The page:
IMAG0266
Quaff Bros
Sour Grapes

Though this local beer could have qualified on creativity alone, it scores massive bonus points for being really tasty. Take a hearty red wine, mix it with a brown ale or porter, aged that in a bourbon barrel, and then pretend it doesn’t sound disgusting. That’s what Sour Grapes is like. They were barrel-aging a brown ale, when – OOPS! – it sprung an infection and soured. In trying to salvage the beer, they added Sangiovese grapes and let it ride. The fact that this “by the seat of their pants” project worked out is pretty amazing. Sadly, unless you rob my cellar, good luck getting a bottle. Like every one of the Quaff Bros bottles, these went pretty quickly.

If you’d like, feel free to check out my full review.

Quaff Bros
Joseph

Believe me, I was just as surprised as most of you are to see two local brews on this list. It’s probably the first time I would have ever been able to do this and I think it speaks highly to the improving quality of beers brewed in this area. Not to mention the ass that Quaff Bros are kicking all over the block with the stuff they’ve been putting out.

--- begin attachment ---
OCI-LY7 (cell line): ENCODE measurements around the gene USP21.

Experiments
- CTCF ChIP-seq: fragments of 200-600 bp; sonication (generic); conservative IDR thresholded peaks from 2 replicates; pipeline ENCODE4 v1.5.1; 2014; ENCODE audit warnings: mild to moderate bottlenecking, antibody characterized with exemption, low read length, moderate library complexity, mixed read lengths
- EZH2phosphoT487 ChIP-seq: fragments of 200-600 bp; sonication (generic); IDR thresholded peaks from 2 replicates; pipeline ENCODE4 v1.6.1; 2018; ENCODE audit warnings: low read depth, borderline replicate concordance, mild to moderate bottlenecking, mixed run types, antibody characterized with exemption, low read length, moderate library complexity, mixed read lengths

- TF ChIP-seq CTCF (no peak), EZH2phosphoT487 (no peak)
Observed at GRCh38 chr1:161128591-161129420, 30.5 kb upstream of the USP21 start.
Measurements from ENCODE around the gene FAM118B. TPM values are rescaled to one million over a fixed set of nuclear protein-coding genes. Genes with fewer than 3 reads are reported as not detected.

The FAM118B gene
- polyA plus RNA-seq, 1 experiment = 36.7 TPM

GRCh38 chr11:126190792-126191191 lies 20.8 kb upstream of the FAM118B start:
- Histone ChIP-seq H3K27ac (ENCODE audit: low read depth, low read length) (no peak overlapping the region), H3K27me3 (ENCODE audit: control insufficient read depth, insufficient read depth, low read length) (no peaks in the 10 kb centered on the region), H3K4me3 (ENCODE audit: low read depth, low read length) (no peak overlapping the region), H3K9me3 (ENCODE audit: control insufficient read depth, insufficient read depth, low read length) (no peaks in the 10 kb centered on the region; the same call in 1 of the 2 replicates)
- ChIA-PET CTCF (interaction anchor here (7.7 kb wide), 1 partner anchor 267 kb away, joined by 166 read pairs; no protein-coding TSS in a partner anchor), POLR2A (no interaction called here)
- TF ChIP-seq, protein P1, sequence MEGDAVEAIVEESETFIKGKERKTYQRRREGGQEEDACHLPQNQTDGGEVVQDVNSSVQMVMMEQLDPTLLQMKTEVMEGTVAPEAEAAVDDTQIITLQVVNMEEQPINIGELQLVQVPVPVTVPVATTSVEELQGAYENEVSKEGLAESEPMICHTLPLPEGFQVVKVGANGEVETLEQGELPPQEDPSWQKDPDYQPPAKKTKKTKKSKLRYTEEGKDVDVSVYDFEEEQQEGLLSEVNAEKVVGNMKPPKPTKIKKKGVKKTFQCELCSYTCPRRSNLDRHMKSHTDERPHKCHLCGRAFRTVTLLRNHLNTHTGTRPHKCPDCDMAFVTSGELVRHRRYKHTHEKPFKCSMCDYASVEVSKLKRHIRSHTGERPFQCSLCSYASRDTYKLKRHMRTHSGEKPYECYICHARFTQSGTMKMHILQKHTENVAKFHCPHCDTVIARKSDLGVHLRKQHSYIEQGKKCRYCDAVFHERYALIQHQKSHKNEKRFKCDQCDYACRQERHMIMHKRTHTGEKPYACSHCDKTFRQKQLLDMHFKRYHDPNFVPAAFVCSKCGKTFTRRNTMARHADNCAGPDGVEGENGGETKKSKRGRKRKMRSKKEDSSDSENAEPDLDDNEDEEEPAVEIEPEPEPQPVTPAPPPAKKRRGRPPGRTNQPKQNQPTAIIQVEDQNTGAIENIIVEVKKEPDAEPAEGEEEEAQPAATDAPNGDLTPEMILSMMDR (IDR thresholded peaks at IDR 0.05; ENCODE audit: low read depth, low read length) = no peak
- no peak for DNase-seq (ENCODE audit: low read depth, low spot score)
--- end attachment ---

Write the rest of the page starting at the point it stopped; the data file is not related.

Joseph is a mild coffee stout (coffee provided by Taste of Belgium) aged in Elijah Craig barrels. This is easily in my top five of any beers drank by yours truly with coffee influence. The coffee takes a slight back seat to the bourbon, which is preferable, in my opinion. Perfectly balanced and dangerously drinkable (at 9.5%), if Quaff Bros don’t put another batch of this together on their own regards, I think I’m going to kidnap them and force them to do so. If you move quickly, you can still pick up a growler of this at Party Source ($9.00 for 32oz, $ $17.99 for 64oz) and I urge you to do so. Not only is it delicious, a growler of this might be one of the best barrel-aged beer deals you’ll ever find.

That’s what impressed me this month. Did anything blow you away in the month of November?